International criminal law specialist Toby M. Cadman asked UK govrnment to immediately remove a Bangladesh Minister Mr. Siddiqui from the UK, and thereafter deny him further entry to UK.
In a written request submitted to the Secretary of State for the Home Department, Ms. Theresa May, Toby asked this on pursuant to Paragraphs 320(19) and 321(ii) of Part 9 of the UK Immigrations Rules on the basis that Mr. Siddiqui’s presence in the UK ‘would not be conducive to the Public Good’ following statements made that amount to incitement to commit murder.
Mr. Siddiqui is a Bangladeshi politician. He is a Member of Parliament and the current Minister of Posts & Telecommunications. He is currently visiting the UK. He has given several speeches recently, both in Bangladesh and the United Kingdom in which he actively encouraged the members and supporters of the ruling Awami League political party to murder opposition supporters.
Following the execution of Abdul Quader Mollah in Dhaka, Bangladesh, Mr. Siddiqui stated:
“Jamaat is the anti-liberation force and Jamaat called [public demonstrations] against the death sentence given by the Tribunal. Why do you (Awami league members) sit idle? Don’t you know who comes to join street procession? Why don’t you catch and engage in internal conflict. Today is my last speech, if possible go and kill those who called [public demonstrations] by going to their houses.”[Watch video below] (unofficial translation)
Thereafter, in early March 2014, Mr. Siddique gave a speech in East London in which he declared:
“I have requested my leader [Sheikh Hasina] to execute another verdict in March so that in my old age I can enjoy and boost my energy.”[Watch video below]
In his statement Toby mentioned that upholding the right to freedom of expression is central to any democracy. Few States can boast greater protection to such a fundamental right as the United Kingdom and however repugnant a person’s views may be, in the words of Voltaire ‘I do not agree with what you have to say, but I will defend to the death your right to say it.’ However, such a principled right must be subject to certain conditions, such as racial hatred and incitement to commit acts of violence.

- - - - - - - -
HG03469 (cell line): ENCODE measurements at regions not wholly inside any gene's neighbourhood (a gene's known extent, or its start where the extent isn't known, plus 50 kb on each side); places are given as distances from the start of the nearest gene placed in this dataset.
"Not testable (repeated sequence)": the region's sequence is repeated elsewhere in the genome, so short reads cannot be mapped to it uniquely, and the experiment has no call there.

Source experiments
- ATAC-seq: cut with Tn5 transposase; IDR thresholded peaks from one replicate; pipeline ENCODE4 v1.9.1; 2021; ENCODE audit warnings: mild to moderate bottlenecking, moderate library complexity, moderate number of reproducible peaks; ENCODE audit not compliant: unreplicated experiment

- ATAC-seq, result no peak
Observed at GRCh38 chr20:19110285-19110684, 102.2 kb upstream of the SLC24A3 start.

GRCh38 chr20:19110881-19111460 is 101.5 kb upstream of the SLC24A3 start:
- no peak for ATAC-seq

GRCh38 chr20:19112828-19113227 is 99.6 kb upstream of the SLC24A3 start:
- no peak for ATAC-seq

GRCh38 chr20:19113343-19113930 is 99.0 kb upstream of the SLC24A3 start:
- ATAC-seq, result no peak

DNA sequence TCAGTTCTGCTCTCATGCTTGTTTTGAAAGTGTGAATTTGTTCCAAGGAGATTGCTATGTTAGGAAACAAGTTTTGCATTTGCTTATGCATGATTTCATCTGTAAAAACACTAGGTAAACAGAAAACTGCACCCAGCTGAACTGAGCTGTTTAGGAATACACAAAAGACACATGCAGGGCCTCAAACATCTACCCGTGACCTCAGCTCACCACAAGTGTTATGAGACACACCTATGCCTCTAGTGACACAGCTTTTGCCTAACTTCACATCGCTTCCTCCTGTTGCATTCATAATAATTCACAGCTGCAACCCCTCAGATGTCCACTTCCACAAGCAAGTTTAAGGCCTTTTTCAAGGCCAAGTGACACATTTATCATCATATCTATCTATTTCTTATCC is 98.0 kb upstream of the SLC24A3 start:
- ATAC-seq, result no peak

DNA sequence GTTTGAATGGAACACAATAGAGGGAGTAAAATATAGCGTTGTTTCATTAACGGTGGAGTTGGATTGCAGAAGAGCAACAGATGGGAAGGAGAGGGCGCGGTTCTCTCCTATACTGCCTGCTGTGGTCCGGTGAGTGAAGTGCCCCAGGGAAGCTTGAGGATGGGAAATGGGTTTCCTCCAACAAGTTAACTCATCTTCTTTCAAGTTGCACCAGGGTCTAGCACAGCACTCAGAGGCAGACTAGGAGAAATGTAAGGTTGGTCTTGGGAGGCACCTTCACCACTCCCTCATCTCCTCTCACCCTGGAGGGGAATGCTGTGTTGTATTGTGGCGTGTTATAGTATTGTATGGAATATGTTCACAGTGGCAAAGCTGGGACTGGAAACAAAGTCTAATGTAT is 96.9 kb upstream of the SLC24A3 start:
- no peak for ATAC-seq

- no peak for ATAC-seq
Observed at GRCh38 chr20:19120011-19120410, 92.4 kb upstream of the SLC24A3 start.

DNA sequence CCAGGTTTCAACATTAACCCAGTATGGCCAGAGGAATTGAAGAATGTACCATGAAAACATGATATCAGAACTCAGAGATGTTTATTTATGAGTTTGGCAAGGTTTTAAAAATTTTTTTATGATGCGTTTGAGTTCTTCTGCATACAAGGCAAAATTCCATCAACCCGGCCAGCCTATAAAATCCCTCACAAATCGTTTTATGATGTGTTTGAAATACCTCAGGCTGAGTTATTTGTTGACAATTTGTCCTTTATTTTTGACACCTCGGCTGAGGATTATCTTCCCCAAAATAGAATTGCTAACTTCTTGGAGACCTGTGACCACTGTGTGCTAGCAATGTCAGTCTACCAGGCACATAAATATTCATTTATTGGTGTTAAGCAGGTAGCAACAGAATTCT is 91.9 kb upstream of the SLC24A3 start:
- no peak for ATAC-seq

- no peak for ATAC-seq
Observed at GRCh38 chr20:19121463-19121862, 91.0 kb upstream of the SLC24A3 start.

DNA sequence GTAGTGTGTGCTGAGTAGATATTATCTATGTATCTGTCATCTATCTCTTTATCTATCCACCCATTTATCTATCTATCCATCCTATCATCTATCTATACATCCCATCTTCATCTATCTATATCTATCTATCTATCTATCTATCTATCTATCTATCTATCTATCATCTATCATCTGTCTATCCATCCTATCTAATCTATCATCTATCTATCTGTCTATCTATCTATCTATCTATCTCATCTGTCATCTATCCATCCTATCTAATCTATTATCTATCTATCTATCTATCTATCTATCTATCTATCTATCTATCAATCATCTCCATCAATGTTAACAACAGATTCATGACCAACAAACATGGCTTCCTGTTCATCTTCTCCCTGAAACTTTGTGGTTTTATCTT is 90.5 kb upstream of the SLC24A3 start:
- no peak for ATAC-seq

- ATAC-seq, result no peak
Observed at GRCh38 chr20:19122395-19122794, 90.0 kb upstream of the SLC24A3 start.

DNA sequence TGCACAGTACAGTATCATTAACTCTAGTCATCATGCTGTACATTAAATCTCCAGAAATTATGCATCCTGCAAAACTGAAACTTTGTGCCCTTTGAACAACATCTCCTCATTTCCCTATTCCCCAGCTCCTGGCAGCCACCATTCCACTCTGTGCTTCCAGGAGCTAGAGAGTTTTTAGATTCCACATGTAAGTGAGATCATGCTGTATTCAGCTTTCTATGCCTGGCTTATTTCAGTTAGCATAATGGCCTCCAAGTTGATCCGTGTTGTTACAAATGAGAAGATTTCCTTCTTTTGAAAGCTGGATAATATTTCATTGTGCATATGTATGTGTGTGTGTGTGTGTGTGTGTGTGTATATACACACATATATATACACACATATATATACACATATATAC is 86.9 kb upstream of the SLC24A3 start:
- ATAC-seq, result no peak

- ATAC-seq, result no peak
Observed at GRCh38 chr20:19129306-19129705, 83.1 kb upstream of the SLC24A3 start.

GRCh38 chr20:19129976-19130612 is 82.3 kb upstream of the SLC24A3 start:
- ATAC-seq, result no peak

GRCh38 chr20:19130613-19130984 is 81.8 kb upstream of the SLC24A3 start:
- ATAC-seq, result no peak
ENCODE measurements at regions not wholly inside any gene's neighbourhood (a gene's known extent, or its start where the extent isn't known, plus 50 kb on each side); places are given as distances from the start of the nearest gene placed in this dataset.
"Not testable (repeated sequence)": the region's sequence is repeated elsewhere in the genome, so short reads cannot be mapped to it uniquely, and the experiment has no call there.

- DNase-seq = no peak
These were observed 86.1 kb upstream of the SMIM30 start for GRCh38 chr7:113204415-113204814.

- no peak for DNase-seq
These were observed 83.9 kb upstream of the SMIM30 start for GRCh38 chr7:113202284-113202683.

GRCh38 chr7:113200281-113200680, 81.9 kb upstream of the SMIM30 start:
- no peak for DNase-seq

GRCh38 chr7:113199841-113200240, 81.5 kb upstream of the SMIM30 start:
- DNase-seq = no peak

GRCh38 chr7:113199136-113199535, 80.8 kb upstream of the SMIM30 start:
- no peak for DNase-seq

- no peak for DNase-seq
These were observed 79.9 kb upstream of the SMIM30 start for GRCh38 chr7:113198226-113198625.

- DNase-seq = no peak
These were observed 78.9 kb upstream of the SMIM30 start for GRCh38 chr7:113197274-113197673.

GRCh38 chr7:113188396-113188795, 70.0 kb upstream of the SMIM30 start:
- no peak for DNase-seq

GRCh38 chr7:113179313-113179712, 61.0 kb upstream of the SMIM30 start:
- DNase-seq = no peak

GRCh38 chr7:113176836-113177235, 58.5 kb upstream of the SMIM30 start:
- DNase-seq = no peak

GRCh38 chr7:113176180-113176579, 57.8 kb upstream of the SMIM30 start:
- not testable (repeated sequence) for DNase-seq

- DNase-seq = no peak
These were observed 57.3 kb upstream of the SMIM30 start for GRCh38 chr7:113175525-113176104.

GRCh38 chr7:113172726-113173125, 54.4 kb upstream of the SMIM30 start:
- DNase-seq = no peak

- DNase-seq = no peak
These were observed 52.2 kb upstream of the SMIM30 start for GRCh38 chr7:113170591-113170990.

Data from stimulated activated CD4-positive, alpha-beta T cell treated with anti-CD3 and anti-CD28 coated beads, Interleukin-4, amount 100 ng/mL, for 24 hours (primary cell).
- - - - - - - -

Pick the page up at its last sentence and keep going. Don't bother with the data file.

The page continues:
Toby argued that it is quite clear Mr. Siddiqui’s carefully chosen words are not those that could be argued as being open to interpretation or permitted under freedom of expression. Mr. Siddiqui is clearly asking his supporters to commit murder in the name of the State and thereafter celebrate such deplorable conduct. The fact that several hundred members of anti-government movements have been killed in recent months and over two hundred remain missing tends to contextualize the Minister’s statements.
In the statement regarding Mr. Abdul Latif Siddiqui Toby said,
“The UK is renowned for upholding freedom of speech, and this should be supported; however, it cannot be argued that anyone who advocates for committing murder and actively encourages members of the public to carry out such conduct is exercising his right of free speech. This constitutes incitement to commit murder.”
It is notable that an application submitted to the Prosecutor at the International Criminal Court on 4 February 2014, asking her office to investigate crimes against humanity being committed in Bangladesh, namely state sponsored extra judicial killings, torture in police custody and enforced disappearance. To have a current minister of that government to explicitly incite murder gives extra credence to such allegations, and such behavior is set to continue. The UK Government will quite clearly not want to be seen to support or tolerate such behavior by allowing those persons responsible to enter the UK.
Toby also stated that based on the level of violence that has been observed in Bangladesh over the past few months, there is a very real risk that the ongoing presence of Mr. Siddiqui could lead to tension within those communities in the UK.
Toby Cadman is an established international criminal law specialist in the areas of war crimes, terrorism, extradition, mutual assistance and human rights law.
Article Source: BDInn